Your Path to Becoming a Ultrasound Technician

Required Courses
  • Anatomy
  • Physiology
  • Chemistry
  • Medical Ethics
  • Patient Care
  • Abdominal Ultrasound
  • Obstetric and Gynecology Ultrasound
  • Vascular Ultrasound
  • Physics and Instrumentation
  • Sectional Anatomy
  • Medical Terminology
  • Anatomy of the Heart
  • Ultrasound Physics

Ultrasound technicians use diagnostic imaging machines to help physicians diagnose illness and monitor fetus development in pregnant women. As an ultrasound technician you will use sonographs to create digital images. Sonographs use sound waves instead of radiation.

You will explain the procedure to the patient and review their medical history. You will then position the patient and process the image. The physician will make a diagnosis from the image.

To become an ultrasound technician, you must complete formal training. Employers prefer certified technicians. The medical industry is growing rapidly. There are great advancement opportunities and job stability in career as an ultrasound technician.

Step 1 Education

Programs vary in length. One-year certificates are available at many vocational schools. These programs are generally for those already employed in healthcare occupations looking to advance their careers. There are no accredited short-term programs.

Employers prefer those with associates or bachelors degrees. Enroll in a program that is accredited by the Commission of Accreditation of Allied Health Education Programs or the American Registry for Diagnostic Medical Sonography. These programs include both classroom and laboratory work.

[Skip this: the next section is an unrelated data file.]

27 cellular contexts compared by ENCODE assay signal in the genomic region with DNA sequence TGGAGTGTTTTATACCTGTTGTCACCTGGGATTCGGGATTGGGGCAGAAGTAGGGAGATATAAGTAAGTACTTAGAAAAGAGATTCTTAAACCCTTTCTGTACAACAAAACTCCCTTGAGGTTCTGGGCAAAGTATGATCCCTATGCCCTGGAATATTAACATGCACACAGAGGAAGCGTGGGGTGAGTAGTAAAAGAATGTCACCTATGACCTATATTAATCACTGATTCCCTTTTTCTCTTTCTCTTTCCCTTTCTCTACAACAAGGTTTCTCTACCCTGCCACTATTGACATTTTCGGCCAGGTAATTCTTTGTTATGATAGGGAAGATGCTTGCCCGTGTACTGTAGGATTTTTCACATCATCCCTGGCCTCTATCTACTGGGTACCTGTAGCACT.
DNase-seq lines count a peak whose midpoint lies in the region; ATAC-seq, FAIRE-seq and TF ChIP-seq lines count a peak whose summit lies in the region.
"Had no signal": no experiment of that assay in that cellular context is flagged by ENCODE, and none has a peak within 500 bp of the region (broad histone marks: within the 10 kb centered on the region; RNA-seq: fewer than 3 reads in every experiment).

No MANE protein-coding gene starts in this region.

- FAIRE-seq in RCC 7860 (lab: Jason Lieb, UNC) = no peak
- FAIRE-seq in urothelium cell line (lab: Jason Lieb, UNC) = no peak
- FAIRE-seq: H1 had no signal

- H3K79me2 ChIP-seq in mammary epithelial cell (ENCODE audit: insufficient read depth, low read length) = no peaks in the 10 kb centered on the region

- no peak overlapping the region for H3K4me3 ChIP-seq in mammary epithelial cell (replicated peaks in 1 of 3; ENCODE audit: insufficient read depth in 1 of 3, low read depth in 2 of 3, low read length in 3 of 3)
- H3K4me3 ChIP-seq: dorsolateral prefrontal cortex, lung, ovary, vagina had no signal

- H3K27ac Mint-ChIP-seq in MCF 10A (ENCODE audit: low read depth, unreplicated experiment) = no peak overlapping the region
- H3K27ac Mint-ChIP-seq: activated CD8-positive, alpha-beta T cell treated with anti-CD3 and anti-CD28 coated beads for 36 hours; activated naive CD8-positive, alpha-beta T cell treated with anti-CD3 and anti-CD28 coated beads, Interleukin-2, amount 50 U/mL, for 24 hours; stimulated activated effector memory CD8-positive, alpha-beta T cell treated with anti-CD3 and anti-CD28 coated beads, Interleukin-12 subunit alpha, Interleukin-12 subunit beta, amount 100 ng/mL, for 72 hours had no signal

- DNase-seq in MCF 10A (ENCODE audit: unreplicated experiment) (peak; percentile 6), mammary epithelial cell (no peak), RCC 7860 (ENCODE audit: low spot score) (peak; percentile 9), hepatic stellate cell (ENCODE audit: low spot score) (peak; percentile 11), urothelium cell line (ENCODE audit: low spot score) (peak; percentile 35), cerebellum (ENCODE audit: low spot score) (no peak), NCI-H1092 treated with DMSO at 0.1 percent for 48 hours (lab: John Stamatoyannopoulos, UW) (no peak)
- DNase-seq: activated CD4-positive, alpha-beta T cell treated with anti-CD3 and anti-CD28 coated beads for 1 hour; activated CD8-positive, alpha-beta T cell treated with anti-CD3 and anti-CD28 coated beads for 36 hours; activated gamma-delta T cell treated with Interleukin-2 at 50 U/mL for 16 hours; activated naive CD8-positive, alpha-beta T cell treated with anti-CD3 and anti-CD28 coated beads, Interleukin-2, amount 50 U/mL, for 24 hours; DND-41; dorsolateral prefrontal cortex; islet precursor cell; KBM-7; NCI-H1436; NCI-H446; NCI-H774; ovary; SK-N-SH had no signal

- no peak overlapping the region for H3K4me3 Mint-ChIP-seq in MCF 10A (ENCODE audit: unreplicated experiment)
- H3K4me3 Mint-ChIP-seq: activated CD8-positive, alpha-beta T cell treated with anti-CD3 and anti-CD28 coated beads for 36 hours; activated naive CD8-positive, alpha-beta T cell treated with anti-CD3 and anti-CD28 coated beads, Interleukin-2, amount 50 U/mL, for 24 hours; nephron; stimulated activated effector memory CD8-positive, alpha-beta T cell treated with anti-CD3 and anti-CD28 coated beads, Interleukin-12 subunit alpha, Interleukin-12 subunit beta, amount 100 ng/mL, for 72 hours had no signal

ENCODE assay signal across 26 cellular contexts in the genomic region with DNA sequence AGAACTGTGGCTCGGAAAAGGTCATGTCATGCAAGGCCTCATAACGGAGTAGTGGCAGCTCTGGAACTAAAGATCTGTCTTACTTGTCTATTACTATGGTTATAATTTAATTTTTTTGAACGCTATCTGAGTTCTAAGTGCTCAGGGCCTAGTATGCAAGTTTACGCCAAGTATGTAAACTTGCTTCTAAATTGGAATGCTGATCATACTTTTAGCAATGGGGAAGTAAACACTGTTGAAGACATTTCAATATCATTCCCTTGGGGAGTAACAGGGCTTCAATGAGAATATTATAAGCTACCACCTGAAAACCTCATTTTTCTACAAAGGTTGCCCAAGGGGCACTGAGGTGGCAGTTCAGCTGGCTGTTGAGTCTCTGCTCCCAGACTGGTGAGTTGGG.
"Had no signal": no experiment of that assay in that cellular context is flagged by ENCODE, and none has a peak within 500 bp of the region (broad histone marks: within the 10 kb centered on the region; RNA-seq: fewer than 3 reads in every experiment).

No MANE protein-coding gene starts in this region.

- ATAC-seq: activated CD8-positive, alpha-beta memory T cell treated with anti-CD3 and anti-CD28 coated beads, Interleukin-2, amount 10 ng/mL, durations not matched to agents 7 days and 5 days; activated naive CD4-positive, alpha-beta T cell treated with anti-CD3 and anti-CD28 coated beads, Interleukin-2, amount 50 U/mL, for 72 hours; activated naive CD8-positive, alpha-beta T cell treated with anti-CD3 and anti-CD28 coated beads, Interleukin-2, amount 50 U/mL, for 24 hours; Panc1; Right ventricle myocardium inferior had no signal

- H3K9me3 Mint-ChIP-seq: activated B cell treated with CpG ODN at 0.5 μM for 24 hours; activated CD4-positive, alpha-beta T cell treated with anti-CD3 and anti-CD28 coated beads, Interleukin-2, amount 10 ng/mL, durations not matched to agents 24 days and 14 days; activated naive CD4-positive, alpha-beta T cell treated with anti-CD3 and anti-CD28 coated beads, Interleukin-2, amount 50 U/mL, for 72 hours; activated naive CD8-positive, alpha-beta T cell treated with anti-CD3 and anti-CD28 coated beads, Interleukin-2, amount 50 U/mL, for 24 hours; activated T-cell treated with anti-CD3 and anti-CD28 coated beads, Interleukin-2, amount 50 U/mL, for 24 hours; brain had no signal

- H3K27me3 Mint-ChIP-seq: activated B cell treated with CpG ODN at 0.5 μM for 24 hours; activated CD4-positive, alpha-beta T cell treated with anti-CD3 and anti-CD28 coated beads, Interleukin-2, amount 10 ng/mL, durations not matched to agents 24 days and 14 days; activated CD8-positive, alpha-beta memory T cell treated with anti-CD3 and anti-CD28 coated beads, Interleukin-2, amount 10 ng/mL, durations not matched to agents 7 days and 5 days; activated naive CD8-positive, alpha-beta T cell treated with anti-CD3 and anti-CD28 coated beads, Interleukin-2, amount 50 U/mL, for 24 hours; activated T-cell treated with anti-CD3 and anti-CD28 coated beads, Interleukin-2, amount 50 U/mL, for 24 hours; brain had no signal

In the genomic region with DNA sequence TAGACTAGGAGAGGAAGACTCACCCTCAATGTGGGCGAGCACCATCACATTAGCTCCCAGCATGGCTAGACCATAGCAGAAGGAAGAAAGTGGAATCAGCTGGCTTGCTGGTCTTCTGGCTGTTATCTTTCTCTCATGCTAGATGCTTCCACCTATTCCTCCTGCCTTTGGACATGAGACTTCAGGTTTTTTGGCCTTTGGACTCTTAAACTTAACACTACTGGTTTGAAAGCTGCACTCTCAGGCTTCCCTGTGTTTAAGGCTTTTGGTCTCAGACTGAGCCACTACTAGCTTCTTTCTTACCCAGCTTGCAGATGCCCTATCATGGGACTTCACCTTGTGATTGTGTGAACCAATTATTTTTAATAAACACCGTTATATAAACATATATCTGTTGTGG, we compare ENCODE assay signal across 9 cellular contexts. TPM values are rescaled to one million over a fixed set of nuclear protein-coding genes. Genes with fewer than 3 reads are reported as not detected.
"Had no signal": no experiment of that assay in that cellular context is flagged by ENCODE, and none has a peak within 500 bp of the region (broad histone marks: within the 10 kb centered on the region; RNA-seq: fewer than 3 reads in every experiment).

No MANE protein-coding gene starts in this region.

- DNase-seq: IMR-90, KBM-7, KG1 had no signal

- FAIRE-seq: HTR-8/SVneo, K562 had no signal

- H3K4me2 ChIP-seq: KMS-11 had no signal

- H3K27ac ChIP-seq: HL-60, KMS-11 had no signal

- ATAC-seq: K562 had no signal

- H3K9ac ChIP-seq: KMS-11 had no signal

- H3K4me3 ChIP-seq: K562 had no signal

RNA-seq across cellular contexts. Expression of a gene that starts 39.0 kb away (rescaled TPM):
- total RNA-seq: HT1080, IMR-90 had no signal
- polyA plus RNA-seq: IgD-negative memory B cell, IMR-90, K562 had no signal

Certification will enhance your employment opportunities. It is available after earning your degree. The American Registry of Diagnostic Medical Sonographers and the American Registry of Radiologic Technologists offers certification exams. To remain certified, continued education is required.

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Step 2 Job Search

Hospitals employ the most ultrasound technicians. The US Bureau of Labor Statistics expects the demand for this job position to continue to grow faster than average.

Internships are often part of degree programs. As an intern you will gain hands on experience working with real patients and real challenges. You will work along side medical professionals and establish a network for future employment.

Another way to get your foot in the door is to volunteer. You could help out in a local hospital or clinic. You will learn what is expected of an ultrasound technician. Your increased skills and experience will give you an edge up on your competition.

With the medical technology advancements, employers are seeking those with knowledge and experience using the newest imaging machines. Continued education will help you stay current on the latest technology and developments.

Step 3 Career

You can specialize your career in echocardiography, abdominal sonography, vascular technologists, breast sonography, OBGYN sonography, or neurosonography. With these specializations you can work in physicians' offices and medical laboratories. Being trained in various procedures increases your marketability and advancement potential.

Your salary ranges between $52,570 and $73,680 annually according to the US Bureau of Labor Statistics. Those with advanced degrees and experience have higher earning potential.

Ultrasound technicians generally work forty hours a week in healthcare facilities. Overtime hours are sometimes required. You work in darkened rooms with diagnostic imaging machines. Your job may require you to position disabled patients and to be on your feet for long periods of time.